OPINION: To Save the Subway, Tax the Ultra-Wealthy

New York needs to make the billionaires who disproportionately benefit from government to pay their fair share, a lawmaker argues.

File photo: Marc A. Hermann / MTA New York City Transit
File photo: Marc A. Hermann / MTA New York City Transit

More than a part of our identity as New Yorkers, the subway is the engine that powers our city, and it’s in trouble.

Assembly Member Dan Quart
Assembly Member Dan Quart

Last week, MTA officials released a so-called doomsday budget proposal that includes laying off more than 9,000 workers and cutting subway service by as much as 40 percent. The Long Island Rail Road and Metro-North would see a 50-percent cut. Some bus lines would be eliminated. On top of all that, the MTA is considering either ending unlimited passes or raising the base fare.

“Doomsday” is right. But there’s a fix: Ultra-wealthy New Yorkers must pay their fair share. New York has more billionaires — 118 — than most countries. In the first three months of the pandemic, those billionaires saw their net wealth grow by more than $77 billion.

That’s why, as an Assembly member, I support an ultra-millionaires tax. Our bill (A10364) would raise a minimum of $2.2 billion annually by creating tax brackets that would ensure greater fairness. The proposal establishes an income tax rate of 9.32 percent for incomes over $5 million, a 9.82 percent rate over $10 million, and a 10.32 percent rate over $100 million.

An overwhelming majority of New Yorkers support new taxes on the ultra-wealthy, an idea which also has the backing of advocacy organizations, organized labor, and many in the Legislature. According to a poll released by NYSUT and other unions, some 90 percent of New Yorkers are in favor of raising taxes on the wealthy in order to address the deficit.

That should come as little surprise — considering it’s the wealthy who have historically benefited most from our bountiful public services. For confirmation, all one needs to do is consider the federal government’s coronavirus bailout, which amounted to a handout for the rich and a slap in the face to working people, small businesses, and struggling transportation agencies.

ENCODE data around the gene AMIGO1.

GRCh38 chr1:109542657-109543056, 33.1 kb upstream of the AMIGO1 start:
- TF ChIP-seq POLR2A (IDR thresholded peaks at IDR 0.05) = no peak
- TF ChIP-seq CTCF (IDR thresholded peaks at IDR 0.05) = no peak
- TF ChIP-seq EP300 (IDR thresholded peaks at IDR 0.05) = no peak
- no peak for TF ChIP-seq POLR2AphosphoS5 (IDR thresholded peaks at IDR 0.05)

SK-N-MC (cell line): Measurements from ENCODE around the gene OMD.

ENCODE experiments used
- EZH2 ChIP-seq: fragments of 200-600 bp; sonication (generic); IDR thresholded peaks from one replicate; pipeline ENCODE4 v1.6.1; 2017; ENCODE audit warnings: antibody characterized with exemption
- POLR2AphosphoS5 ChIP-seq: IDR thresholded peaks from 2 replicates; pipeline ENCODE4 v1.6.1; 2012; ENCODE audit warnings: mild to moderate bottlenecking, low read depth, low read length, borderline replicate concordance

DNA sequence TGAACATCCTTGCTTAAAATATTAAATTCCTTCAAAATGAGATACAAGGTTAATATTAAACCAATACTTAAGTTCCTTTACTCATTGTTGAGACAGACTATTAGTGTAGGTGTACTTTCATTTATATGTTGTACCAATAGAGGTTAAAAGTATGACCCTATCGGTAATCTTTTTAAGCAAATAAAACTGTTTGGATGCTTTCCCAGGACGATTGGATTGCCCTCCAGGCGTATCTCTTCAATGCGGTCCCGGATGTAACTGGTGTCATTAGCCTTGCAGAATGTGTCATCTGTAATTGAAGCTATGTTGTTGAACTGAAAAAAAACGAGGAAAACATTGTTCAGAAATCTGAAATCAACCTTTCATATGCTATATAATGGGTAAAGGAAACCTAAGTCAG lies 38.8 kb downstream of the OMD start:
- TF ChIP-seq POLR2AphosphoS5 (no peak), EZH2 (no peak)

Our transit system, like too many New Yorkers, is on life support. In the early days of the COVID-19 pandemic when New Yorkers were ordered to shelter in place, ridership plummeted by 90 percent. Eight months into the pandemic, ridership remains down 70 percent. With no revenue from fares and tolls, and no taxes or subsidies from the state, the MTA is facing a $12 billion deficit.

Not only would subway cuts disrupt the lives of riders, they would leave 9,000 people jobless during one of the worst economic crises in our country’s history. Those very transit workers put their lives on the line to keep our city moving in March and April. They got nurses, doctors, child care workers, grocery clerks, and other frontline workers where they needed to go.

As many as 25 percent of MTA transit workers contracted COVID-19 on the job; 126 of them died.

According to a report by Appleseed and New York University’s Rudin Center for Transportation, pandemic-related cutbacks could ripple across the region and cost the New York City area as much as 450,000 jobs and up to $50 billion in lost earnings.

Forget about an equitable recovery.

For months the MTA has warned that without federal relief by the end of the year, drastic reductions in service would be the only way to present a balanced budget. President-elect Joe Biden has promised to deliver much-needed relief to the American people, but much depends on the balance of power in the U.S. Senate, which will be decided by two runoff elections in Georgia.

Lives are on the lines and we cannot take a wait-and-see approach, nor can we bet New York’s future on the goodwill of Mitch McConnell.

Communities of color, where most of our city’s essential workers live, have been hit hardest by COVID-19. Existing structural inequalities in health care resulted in disproportionately worse outcomes for Black and brown New Yorkers. In certain parts of the city, our Black and Latinx neighbors were 15 times more likely than their white counterparts to die from the virus.

Severe cuts to bus and subway service would deepen existing inequalities and, once again, disproportionately fall on the shoulders of Black, brown and poor New Yorkers.

We’ve all had to sacrifice during this pandemic but that sacrifice has not been equally shared. Instead of balancing the MTA’s budget on the backs of communities that carry an oversized burden, we must put working families first and demand the wealthiest among us carry more.

Long before COVID-19, the state Assembly supported tax hikes on the wealthy to raise public investment in transit, education, housing, and social services. With dark days ahead, these proposals — not austerity — is what our city needs more than ever.

The MTA’s sacrifice isn’t predestined. There’s a better way forward: Tax the wealthy and invest in our city. 

Dan Quart represents parts of the Upper East Side, Midtown East, Turtle Bay and Sutton Place in the State Assembly.